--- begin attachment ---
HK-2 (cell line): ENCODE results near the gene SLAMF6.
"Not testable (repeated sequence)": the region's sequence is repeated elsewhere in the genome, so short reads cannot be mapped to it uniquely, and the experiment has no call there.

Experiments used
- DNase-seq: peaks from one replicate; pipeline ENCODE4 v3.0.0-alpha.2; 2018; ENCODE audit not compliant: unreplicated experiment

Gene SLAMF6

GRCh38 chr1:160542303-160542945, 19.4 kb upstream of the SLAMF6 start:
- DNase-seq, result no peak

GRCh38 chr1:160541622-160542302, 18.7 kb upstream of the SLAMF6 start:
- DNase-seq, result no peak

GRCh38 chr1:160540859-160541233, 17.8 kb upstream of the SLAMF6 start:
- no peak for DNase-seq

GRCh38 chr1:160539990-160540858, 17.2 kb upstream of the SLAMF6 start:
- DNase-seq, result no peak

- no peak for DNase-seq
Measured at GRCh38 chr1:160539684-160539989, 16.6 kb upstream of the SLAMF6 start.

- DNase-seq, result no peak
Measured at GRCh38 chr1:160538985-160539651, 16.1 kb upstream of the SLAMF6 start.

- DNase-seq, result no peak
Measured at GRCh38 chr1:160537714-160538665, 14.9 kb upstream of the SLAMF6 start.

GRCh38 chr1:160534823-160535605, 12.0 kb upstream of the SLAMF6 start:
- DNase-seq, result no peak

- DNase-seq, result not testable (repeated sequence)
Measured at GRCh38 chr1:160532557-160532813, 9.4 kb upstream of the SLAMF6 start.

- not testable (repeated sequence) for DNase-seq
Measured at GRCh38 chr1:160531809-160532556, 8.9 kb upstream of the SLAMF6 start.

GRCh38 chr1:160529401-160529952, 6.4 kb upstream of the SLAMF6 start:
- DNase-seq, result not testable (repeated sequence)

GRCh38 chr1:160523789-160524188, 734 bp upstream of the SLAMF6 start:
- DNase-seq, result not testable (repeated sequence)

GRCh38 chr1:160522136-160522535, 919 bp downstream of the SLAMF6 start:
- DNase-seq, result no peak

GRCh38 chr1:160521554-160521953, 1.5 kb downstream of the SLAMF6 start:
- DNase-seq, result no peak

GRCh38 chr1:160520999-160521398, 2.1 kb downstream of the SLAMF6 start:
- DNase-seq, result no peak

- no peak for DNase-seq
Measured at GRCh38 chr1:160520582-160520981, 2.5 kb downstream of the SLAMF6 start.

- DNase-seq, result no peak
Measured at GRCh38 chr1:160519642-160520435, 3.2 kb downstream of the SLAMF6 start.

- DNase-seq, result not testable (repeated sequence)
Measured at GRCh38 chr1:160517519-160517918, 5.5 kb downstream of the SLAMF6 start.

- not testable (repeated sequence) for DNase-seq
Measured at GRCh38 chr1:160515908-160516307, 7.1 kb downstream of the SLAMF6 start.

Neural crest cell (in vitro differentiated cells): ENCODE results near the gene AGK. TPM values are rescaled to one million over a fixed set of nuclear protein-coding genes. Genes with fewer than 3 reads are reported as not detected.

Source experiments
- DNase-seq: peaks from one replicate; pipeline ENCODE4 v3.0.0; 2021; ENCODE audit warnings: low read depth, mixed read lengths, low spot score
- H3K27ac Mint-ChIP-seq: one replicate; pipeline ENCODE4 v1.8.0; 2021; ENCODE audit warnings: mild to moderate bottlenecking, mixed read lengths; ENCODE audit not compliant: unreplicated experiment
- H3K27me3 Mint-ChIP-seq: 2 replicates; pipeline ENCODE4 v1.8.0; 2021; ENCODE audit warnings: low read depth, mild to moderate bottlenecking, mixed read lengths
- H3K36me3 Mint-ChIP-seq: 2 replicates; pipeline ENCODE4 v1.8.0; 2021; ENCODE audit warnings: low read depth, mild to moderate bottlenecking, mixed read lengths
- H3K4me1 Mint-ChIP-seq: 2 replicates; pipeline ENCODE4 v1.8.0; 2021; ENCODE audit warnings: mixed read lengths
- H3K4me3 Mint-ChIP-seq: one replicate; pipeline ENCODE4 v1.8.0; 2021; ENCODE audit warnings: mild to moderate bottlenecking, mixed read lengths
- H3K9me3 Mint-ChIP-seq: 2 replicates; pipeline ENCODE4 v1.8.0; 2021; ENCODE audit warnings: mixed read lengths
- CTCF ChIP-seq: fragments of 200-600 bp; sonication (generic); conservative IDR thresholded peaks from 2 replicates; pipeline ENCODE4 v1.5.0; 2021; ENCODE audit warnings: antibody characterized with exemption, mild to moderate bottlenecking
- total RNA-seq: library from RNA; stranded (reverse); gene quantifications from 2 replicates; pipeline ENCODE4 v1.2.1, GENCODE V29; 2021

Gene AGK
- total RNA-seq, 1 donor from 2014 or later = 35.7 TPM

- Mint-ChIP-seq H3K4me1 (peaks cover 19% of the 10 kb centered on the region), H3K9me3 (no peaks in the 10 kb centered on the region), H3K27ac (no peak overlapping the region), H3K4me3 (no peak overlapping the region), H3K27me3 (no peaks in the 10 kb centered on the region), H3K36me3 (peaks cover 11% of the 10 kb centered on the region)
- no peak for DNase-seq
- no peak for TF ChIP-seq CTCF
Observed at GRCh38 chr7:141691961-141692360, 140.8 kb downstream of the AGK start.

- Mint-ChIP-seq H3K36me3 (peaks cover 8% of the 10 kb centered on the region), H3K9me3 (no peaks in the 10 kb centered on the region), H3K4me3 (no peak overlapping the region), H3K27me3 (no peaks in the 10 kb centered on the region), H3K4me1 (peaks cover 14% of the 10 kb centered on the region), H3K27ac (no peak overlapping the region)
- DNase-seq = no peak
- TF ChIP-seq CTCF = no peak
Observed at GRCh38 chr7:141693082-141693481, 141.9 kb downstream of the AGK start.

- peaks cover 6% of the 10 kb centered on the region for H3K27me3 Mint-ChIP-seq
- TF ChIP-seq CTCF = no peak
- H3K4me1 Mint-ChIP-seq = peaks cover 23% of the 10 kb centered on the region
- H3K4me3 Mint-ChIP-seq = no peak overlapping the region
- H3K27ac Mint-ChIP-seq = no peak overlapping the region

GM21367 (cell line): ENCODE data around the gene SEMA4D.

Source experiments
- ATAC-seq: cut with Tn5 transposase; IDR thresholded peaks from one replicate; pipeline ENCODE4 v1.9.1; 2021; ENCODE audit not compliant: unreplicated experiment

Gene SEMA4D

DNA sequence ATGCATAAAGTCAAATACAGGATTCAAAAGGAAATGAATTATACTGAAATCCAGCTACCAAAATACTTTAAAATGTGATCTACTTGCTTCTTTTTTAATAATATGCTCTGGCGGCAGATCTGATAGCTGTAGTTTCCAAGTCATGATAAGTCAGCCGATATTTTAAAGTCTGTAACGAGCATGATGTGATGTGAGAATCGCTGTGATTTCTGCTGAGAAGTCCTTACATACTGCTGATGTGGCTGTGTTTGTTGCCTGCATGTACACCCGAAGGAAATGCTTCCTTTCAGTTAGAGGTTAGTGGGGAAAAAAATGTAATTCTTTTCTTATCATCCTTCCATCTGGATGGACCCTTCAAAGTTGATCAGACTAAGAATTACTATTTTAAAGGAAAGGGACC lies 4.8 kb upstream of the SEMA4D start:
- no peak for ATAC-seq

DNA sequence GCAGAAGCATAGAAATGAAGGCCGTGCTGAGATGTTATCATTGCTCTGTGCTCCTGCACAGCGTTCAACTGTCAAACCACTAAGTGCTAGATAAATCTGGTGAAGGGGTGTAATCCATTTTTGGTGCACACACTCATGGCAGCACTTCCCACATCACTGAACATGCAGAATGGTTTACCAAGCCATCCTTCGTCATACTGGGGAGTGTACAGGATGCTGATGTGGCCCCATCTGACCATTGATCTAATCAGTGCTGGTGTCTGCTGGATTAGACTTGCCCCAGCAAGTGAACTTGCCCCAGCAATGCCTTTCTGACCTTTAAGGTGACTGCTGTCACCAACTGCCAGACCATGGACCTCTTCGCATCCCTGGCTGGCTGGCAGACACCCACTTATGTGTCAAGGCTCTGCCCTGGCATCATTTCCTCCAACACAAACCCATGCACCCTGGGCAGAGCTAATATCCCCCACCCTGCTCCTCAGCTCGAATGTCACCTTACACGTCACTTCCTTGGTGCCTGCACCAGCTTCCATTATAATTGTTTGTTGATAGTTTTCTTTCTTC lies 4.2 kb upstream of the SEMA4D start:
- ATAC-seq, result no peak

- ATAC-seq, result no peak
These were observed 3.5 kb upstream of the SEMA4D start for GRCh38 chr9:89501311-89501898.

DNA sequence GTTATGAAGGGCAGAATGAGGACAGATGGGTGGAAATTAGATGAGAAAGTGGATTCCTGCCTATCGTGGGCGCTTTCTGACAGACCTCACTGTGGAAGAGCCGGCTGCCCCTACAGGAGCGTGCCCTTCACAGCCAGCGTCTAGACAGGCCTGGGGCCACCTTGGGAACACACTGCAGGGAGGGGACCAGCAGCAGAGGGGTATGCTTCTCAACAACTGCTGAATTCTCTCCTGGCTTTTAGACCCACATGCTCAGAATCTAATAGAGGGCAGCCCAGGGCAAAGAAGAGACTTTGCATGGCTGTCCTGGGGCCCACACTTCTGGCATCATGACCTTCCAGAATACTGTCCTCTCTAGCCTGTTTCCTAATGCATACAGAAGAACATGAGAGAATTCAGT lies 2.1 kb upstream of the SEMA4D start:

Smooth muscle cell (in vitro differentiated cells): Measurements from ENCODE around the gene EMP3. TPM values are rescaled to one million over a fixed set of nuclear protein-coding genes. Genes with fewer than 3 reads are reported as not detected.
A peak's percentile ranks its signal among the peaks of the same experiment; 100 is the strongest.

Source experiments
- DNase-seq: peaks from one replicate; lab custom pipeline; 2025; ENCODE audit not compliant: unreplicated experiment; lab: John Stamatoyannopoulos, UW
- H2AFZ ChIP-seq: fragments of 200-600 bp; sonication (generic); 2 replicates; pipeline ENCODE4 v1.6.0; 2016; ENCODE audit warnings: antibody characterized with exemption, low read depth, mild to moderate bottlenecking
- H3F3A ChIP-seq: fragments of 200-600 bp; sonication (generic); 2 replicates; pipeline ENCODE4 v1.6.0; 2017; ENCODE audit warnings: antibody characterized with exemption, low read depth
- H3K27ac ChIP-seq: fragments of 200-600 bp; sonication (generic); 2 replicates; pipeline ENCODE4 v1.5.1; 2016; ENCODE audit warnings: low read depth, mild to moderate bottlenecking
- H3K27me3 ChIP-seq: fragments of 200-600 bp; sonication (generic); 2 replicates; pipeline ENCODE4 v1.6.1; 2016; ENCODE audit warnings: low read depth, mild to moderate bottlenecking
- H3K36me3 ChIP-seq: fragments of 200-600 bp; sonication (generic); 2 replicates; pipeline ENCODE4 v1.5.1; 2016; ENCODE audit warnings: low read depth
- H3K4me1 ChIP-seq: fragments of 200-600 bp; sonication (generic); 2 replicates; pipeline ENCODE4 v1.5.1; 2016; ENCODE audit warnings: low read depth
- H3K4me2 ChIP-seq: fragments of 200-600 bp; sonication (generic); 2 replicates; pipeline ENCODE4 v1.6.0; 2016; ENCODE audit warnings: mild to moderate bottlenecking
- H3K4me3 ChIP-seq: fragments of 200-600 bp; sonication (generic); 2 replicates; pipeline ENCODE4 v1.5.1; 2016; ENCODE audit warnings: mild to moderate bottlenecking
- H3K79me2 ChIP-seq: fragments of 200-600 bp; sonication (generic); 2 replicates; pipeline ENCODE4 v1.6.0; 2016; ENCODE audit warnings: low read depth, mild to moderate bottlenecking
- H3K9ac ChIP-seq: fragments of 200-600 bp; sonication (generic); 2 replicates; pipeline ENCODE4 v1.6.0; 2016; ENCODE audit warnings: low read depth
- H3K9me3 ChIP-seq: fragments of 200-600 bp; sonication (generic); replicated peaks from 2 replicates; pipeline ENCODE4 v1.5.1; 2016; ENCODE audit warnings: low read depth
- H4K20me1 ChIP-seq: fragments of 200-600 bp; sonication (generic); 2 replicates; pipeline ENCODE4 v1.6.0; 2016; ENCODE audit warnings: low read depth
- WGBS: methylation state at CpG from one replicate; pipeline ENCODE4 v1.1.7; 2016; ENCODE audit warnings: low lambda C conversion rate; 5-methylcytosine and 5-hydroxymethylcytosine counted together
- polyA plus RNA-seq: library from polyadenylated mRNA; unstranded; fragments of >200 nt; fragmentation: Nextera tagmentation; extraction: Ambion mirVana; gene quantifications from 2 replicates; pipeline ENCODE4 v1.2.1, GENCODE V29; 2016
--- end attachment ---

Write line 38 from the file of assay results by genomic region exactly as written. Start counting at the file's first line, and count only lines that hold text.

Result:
- DNase-seq, result no peak